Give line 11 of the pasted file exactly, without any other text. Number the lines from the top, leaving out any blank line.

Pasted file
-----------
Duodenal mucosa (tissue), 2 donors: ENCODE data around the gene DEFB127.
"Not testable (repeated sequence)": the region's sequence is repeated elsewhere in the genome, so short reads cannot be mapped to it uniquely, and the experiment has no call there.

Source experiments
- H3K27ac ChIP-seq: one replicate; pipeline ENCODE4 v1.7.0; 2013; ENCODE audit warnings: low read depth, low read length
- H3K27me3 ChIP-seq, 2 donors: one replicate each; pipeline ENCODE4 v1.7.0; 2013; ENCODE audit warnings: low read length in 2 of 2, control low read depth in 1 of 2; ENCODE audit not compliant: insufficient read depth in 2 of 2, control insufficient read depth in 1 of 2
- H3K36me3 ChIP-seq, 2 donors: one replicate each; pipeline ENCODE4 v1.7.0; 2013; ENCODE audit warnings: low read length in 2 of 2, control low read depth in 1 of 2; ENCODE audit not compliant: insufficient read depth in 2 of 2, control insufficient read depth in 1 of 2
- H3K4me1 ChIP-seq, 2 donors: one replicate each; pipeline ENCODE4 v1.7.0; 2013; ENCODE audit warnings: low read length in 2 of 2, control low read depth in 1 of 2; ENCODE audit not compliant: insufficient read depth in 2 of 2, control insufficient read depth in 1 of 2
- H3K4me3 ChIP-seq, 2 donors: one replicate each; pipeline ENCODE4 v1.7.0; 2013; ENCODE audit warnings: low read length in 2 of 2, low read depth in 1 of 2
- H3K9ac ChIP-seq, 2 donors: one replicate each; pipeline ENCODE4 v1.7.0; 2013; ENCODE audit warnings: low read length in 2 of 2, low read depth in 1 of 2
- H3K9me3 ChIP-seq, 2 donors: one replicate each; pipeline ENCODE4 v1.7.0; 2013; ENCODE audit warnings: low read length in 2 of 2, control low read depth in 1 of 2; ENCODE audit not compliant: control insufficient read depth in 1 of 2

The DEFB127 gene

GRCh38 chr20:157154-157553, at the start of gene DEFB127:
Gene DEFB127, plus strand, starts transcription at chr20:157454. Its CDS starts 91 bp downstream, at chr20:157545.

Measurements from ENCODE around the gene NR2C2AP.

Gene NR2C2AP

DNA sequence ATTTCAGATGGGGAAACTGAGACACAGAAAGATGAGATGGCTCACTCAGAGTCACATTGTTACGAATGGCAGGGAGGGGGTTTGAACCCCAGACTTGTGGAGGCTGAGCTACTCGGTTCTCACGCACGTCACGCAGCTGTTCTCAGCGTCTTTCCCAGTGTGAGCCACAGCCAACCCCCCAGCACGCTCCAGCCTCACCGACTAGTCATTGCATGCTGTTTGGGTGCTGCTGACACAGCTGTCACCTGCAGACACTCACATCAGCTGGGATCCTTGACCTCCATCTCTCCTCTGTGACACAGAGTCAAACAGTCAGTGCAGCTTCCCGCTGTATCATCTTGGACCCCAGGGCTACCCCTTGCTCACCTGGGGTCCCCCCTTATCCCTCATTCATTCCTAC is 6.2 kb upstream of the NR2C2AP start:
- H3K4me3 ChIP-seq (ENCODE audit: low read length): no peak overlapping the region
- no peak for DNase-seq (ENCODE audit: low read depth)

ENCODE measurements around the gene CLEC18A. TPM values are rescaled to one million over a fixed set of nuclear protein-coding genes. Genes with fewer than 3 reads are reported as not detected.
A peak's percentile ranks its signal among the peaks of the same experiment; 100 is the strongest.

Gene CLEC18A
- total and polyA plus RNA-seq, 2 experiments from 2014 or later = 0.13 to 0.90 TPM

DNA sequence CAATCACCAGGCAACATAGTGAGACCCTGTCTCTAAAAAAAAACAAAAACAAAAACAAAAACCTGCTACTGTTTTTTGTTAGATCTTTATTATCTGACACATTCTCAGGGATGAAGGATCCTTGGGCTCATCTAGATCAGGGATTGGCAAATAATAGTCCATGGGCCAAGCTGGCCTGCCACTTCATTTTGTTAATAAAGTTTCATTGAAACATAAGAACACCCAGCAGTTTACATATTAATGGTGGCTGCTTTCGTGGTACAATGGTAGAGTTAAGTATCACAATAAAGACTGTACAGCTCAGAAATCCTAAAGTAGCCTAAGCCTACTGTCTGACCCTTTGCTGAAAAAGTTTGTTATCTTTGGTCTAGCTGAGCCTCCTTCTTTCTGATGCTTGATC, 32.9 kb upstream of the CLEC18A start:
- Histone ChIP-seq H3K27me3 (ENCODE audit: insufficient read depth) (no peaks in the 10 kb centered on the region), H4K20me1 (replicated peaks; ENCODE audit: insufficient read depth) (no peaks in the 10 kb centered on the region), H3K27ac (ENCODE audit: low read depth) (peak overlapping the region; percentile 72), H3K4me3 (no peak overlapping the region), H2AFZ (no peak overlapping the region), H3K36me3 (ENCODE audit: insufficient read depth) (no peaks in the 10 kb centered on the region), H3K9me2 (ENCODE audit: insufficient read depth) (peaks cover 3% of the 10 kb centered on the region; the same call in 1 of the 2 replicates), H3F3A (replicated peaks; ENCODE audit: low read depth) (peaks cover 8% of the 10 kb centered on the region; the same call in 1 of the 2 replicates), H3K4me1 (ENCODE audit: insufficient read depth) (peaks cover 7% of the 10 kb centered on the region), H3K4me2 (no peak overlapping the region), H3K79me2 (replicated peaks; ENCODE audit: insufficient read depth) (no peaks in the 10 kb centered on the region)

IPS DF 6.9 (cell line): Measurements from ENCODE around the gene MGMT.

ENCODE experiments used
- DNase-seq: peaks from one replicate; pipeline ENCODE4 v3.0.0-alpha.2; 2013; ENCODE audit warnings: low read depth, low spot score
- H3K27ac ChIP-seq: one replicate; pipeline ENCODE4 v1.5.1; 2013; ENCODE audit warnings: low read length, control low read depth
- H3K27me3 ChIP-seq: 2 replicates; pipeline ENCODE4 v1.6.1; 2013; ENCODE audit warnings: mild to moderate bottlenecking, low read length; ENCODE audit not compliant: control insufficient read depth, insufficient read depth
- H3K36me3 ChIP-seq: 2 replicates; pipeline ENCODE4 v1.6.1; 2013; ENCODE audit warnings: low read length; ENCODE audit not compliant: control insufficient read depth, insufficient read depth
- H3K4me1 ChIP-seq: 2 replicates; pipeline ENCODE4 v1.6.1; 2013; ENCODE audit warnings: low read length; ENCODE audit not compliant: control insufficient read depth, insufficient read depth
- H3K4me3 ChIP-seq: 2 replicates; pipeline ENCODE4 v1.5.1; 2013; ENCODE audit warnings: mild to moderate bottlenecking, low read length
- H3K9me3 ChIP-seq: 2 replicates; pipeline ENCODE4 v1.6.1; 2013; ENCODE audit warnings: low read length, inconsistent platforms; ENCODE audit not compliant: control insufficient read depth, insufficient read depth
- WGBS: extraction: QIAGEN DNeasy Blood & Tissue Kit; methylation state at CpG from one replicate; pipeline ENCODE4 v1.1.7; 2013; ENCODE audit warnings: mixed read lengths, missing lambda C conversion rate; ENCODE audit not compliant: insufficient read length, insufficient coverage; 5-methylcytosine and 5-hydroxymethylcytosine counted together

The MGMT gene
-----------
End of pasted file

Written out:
The DEFB127 gene